Senator Cory Booker (D-NJ) introduced legislation today that would strengthen comprehensive and evidence-based sex education by eliminating all federal funding for abstinence-only programs and using that money on, well, stuff that actually works.
It comes on the heels of President Obama eliminating a $10 million grant from the Department of Health and Human Services that supported ineffective and unscientific abstinence-only sex ed.
The Real Education for Healthy Youth Act (REHYA), which isn’t online as of this writing, would require:
… that programs be evidence based, medically accurate, developmentally, culturally, and linguistically appropriate; inclusive of lesbian, gay, bisexual, transgender, questioning and queer (LGBTQ) students; and promotes education achievement, critical thinking, decision-making, and self-efficacy.
It would also support access to information about issues relating to sex and gender.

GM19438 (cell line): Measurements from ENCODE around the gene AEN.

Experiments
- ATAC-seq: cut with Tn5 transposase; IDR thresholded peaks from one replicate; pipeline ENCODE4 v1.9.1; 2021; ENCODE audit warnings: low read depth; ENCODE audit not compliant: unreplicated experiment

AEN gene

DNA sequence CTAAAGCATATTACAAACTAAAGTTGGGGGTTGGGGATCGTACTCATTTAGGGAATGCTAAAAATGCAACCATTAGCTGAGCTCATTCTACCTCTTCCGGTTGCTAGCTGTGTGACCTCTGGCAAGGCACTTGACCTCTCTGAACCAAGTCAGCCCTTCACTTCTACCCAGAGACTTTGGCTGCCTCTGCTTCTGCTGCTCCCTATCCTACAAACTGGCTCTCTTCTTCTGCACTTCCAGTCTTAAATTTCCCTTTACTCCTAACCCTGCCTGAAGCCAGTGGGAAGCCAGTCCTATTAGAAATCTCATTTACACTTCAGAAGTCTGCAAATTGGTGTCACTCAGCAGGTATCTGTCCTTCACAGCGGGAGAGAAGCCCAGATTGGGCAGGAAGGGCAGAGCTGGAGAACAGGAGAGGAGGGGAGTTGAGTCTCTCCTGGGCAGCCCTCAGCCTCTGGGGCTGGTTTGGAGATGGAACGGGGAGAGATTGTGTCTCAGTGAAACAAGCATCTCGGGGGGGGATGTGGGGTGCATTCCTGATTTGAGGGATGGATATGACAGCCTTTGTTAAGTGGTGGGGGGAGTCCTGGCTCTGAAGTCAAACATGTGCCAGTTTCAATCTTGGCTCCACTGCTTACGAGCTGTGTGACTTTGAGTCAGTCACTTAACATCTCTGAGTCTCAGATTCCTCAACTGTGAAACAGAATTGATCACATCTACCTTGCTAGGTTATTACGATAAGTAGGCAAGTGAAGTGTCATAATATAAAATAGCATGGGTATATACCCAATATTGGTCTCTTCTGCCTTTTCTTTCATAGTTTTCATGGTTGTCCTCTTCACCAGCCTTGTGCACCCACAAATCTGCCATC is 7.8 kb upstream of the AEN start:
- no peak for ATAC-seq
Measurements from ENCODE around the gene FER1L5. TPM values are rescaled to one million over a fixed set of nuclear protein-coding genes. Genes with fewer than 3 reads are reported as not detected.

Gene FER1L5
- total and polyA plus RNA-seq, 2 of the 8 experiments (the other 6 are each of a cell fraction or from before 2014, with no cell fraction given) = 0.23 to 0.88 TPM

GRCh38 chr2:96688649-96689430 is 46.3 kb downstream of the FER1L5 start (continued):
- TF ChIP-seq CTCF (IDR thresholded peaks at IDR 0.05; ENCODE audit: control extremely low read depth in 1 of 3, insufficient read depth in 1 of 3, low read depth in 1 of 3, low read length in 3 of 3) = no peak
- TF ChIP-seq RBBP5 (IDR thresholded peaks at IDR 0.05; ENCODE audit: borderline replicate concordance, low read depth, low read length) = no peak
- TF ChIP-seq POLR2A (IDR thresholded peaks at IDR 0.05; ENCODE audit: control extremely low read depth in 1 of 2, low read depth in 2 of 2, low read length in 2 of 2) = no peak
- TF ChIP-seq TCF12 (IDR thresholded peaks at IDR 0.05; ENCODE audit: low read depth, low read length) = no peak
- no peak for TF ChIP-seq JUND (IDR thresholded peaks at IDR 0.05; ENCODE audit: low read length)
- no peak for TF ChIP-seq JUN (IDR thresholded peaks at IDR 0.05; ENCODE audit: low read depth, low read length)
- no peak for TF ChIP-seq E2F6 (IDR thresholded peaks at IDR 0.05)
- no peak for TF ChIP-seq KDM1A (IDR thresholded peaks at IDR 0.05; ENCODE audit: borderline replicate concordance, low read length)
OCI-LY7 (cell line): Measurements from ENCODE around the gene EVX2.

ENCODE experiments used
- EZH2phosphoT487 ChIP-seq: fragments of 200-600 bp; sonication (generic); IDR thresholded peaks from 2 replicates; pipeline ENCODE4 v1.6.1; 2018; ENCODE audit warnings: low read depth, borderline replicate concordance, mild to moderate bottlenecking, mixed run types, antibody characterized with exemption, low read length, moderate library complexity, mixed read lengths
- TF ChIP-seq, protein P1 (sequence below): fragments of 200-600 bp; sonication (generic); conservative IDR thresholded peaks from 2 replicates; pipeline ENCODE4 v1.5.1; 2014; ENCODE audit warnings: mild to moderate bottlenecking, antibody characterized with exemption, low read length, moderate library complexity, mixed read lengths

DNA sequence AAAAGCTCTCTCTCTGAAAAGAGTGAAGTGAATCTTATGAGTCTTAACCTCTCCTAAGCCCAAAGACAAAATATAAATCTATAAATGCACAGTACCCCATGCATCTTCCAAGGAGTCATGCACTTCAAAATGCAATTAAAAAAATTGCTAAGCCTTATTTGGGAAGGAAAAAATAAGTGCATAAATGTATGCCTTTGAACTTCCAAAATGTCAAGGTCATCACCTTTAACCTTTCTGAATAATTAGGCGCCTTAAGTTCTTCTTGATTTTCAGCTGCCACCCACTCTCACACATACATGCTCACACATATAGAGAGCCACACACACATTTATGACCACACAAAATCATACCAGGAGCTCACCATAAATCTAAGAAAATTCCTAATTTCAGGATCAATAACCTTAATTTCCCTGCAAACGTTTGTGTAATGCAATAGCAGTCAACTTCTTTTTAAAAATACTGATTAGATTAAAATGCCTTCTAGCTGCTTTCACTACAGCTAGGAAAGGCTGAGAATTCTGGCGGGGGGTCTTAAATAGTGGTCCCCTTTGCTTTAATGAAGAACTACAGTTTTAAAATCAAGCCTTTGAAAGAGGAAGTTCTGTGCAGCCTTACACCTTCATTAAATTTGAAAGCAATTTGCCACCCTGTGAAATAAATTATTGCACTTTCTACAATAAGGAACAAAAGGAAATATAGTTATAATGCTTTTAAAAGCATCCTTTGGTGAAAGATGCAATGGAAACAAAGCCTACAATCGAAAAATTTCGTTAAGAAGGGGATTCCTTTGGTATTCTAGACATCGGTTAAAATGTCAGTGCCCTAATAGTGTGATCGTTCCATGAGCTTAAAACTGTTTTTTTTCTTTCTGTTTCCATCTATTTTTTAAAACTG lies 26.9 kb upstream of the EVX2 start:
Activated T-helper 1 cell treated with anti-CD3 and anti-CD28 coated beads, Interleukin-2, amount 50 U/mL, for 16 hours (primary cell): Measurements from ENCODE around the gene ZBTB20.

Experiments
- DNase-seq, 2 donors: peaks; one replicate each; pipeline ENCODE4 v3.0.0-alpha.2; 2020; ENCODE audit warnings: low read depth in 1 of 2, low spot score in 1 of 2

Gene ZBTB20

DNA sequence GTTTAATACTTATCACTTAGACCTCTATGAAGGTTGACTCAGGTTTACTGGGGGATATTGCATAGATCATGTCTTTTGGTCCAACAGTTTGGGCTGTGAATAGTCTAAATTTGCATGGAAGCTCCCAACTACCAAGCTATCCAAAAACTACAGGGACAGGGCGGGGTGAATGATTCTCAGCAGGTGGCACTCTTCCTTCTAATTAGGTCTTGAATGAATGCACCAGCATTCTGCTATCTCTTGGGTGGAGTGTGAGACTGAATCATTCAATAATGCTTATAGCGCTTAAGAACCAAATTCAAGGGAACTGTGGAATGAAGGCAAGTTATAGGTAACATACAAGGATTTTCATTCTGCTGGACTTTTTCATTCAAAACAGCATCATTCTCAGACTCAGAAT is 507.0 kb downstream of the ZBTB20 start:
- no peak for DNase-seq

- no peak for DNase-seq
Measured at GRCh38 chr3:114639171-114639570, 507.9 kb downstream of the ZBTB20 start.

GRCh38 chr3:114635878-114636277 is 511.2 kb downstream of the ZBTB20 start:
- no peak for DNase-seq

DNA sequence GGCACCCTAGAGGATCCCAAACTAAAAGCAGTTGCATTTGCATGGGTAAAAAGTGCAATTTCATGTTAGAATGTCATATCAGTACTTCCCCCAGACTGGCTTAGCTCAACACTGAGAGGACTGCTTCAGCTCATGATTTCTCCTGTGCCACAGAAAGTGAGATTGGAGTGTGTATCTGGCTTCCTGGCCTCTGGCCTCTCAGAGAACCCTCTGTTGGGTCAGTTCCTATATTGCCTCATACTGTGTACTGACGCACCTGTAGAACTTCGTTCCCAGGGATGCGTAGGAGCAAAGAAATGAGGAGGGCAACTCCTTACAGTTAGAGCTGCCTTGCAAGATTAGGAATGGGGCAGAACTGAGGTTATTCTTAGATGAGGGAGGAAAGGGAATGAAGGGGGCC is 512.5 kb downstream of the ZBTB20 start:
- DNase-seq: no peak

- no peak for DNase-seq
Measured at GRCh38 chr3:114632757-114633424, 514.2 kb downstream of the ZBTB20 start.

While no legislation in the current Republican-led Senate has much of a chance of getting anywhere, this particular bill has the support of a number of non-theistic organizations — and publicly so — including American Atheists, American Humanist Association, Center for Inquiry, Freedom From Religion Foundation, Reason Rally Coalition, Secular Coalition for America, Secular Student Alliance, Society for Humanistic Judaism, and the Unitarian Universalist Humanist Association.
In a press release, the Secular Coalition for America expressed full support for the bill:
“Our young people deserve better than misinformation and shame,” said Larry T. Decker, Executive Director of the Secular Coalition for America. “Abstinence-only programs have been proven ineffective and are often comprised of curriculum disparaging students who have had premarital sex or identify as LGBT. As an organization that advocates for secular and science-based policy, the Secular Coalition for America will fight to ensure students receive the inclusive, comprehensive, and medically accurate sex education they deserve. The introduction of REHYA is a crucial first step toward empowering our young people with the information they need to make healthy choices.”
It’s worth pointing out that a similar bill, introduced last year in the U.S. House by Rep. Barbara Lee (D-CA), didn’t go anywhere in the Republican-led chamber.
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